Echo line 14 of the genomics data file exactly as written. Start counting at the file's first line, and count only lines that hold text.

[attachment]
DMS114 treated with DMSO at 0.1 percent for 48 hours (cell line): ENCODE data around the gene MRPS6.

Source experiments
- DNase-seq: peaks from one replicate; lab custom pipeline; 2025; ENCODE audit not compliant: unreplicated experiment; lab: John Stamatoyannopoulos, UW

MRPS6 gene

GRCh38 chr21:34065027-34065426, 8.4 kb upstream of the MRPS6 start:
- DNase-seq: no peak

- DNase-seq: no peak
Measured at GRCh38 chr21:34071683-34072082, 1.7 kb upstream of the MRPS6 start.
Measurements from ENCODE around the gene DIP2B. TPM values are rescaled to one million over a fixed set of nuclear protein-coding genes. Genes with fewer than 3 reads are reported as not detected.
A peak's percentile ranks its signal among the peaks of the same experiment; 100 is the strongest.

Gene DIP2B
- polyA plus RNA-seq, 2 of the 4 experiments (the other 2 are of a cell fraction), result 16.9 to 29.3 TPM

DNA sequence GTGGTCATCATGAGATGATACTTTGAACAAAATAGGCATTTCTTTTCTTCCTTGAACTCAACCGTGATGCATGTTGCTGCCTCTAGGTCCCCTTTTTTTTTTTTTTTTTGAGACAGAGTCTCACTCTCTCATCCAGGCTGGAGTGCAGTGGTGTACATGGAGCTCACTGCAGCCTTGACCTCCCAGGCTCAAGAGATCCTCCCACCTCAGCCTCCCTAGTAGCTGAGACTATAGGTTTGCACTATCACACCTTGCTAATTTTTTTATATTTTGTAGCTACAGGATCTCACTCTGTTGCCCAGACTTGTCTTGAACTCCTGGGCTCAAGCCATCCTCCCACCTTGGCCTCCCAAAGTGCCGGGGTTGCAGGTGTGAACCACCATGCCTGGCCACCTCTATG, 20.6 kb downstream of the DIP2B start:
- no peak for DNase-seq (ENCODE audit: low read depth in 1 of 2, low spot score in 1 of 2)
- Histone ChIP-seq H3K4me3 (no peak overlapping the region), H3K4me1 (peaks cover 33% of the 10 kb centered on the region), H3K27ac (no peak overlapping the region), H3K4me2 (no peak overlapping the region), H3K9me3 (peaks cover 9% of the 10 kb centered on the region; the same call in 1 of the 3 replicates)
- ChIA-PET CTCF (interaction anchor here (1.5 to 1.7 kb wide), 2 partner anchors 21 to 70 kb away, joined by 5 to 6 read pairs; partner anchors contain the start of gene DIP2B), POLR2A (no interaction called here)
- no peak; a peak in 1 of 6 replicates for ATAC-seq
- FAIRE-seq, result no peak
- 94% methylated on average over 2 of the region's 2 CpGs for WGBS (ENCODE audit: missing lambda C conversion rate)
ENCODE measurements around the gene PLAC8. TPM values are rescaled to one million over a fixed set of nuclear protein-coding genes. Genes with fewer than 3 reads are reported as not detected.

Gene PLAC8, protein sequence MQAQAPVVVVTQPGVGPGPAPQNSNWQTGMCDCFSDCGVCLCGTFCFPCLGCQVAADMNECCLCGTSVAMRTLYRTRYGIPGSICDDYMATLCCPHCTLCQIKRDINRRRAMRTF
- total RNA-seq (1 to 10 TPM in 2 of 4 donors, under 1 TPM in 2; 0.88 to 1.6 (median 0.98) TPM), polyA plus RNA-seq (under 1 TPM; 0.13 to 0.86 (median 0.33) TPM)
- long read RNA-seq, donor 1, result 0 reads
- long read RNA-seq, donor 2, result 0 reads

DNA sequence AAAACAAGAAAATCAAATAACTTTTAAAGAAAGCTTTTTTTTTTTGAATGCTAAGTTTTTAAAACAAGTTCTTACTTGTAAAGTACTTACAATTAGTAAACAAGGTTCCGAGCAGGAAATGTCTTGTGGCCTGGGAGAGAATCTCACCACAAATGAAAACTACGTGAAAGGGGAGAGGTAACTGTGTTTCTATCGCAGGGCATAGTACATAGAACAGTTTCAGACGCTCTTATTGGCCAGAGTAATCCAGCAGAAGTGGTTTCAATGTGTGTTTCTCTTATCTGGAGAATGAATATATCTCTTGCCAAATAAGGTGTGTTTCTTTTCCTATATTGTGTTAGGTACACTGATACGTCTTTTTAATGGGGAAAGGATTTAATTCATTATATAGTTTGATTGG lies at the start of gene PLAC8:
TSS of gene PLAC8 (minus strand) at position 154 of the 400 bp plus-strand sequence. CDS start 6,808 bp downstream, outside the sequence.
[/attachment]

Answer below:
- no peak for DNase-seq (ENCODE audit: low read depth in 1 of 2, low spot score in 1 of 2)